April is indeed "the cruellest month," especially in Washington. Especially this year. Even though a Washingtonian, Edward Bennett Williams, bought a baseball team, that team is still the Baltimore Orioles. All we have is nostagia.
After all, the Senators were as consistent as the most-game-winning Orioles -- except in reverse. So what if they couldn't chew tobacco and run bases at the same time? Maybe they were losers, but they were our losers.
Sometimes, in fact, there was the thrill of victory, usually on opening day when the Nats (short for Nationals, but appropriate for a team that played like harmless but bothersome bugs), buoyed by a large crowd and the gaze of the president, often looked like pennant contenders. Then there was the agony of defeat, usually in the 150 or so games that followed.
Back then, the roster resembled a roll call at the Organization of American States, and Batista's Cuba was an excellent source of bargain-basement players for a team that even scouted an erratic pitcher named Fidel Castro. A few couldn't speak English, a fact that helped management during contract talks, but not on the field. In a 1955 game, after pinch runner Pedro Ramos reached third base on an error, manager Charlie Dressen had to get a pinch runner for his pinch runner because the Cuban didn't understand "squeeze bunt." By opening day 1958, when he beat the Bosox 5 to 2 (the Nats finished last that year too), Ramos had learned English. When a reporter asked about his only mistake of the day, a gopher ball to Jackie Jensen, Ramos replied, "Eet's part of the game. If I know Jensen would hit homer, I would have thrown the ball over the stands."
The Nats' manager always had an assortment of strange problems. Pitcher Hal Woodeshick had no difficulty finding the plate, but when a ball was hit back to him, he could not come within two feet of throwing a runner out at first. Usually the ball sailed into the home dugout while fellow players marveled at how Woodeshick had put excitement back into the tap to the mound. Willie Tasby's nemesis was lightning. As an ominous cloud hovered over the stadium one afternoon, the fidgety outfielder kept edging in toward second base, ever closer to the safety of the dugout. The last out of the inning brought a merciful end to the most shallowly stationed center fielder in history.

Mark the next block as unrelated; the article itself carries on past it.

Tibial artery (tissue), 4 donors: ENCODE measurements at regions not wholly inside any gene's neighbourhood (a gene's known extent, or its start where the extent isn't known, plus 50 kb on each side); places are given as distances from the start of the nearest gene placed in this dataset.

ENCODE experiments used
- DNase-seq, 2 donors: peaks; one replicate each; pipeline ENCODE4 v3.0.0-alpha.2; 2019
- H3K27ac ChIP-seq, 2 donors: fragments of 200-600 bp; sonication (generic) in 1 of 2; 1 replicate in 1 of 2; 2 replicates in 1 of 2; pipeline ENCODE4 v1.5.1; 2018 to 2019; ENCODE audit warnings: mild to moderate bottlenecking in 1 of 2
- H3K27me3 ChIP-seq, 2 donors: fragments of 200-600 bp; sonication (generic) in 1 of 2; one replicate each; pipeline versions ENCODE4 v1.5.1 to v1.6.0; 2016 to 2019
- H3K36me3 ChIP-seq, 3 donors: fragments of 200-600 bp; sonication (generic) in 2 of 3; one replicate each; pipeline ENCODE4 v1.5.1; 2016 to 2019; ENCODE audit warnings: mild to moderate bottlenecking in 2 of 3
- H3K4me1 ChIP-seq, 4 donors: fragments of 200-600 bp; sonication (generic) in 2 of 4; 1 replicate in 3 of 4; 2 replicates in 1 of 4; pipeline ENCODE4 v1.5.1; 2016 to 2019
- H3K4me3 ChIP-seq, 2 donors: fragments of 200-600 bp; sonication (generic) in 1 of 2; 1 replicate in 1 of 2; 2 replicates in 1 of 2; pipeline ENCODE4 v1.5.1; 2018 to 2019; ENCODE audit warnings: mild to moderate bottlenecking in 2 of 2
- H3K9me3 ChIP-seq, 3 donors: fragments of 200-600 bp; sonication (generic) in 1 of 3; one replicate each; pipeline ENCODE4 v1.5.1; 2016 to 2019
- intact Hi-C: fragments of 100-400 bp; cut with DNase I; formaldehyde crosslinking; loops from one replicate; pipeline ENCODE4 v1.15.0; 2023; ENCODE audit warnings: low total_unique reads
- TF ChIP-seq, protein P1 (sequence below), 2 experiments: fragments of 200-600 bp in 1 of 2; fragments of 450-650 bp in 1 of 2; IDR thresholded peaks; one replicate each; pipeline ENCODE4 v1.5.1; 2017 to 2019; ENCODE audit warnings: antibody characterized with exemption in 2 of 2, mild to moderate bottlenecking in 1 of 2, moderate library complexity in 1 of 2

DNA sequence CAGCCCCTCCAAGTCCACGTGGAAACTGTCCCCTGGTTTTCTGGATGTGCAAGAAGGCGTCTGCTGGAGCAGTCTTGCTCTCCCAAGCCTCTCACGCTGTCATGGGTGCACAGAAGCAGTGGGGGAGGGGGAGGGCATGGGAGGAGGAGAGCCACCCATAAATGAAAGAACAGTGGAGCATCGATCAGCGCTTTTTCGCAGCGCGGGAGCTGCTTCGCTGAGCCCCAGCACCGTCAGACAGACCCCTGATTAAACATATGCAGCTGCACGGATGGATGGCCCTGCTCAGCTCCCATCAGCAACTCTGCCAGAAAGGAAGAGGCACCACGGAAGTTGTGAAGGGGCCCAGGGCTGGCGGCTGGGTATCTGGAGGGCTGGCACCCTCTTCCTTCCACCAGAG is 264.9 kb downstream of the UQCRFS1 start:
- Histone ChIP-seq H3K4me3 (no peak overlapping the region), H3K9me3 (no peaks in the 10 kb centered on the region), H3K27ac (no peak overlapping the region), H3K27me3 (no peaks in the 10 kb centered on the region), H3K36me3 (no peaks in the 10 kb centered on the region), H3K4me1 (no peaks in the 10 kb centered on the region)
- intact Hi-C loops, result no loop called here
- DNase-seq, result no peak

Certain games linger in the memory. The Senators couldn't seem to find a second baseman who could both hit and field. Once Herb Plews, a decent batter but a sieve at second base, found himself in the field guarding a slim lead, and in the top of the ninth his two errors allowed the opposition to forge ahead. When Plews came to bat in the bottom of the inning with runners in scoring position, the home fans, imbued with either a sense of humanity or too much beer, gave him a standing ovation. Plews lined a game-winning hit and his teammates mobbed him. It didn't matter that the game would have ended satisfactorily 20 minutes earlier had Herb not been such a rotten fielder or that the Nats, in spite of their win, were still buried in the cellar; it was the little moral victories that counted back then.
In 1961, the "New Nats," an expansion club, replaced the Calvin Griffith team that had deserted to the Twin Cities (some suggested that the "TC" on the Twins' caps stood for "turncoats"). The spunky new club won Washington's heart on a balmy weekend in May, when Griffith's Minnesota Twins made their first visit to their old home and proved that Thomas Wolfe was right. The Senators swept the series and sports writer Shirley Povich commented that the only thing troubling the large stadium crowd was the possibility of another franchise shift that would bring the Twins back.
The new club followed in the carefully guarded tradition of miserable trades. Most of the Senators' deals made other teams into pennant contenders, while a talented ballplayer became error prone and lost his battling eye the minute he donned a Senators' uniform. Perhaps the worst trade in the history of baseball was negotiated by the infamous -- to Washingtonians -- Bob Short, the man who later moved the Nats to Texas. It's painful to recall how Short dealt off his best young pitcher and the entire left half of his starting infield for Denny McLain. McLain lost 22 games in his first and only year with the Nats, while former Senator Joe Coleman became an instand 20-game winner with Detroit.
Maybe it's that kind of "curse" that Ed Williams fears. Maybe it would take a presidential decree to order a baseball club to Washington. Come to think of it, that might not be so bad for President Carter -- at least it would insure that Ronald Reagan would get absolutely no votes in this city. And if he won reelection, Carter would improve relations with Cuba next year by asking Fidel Castro to pitch the Nats' opening game. Castro couldn't be any worse than Denny McLain.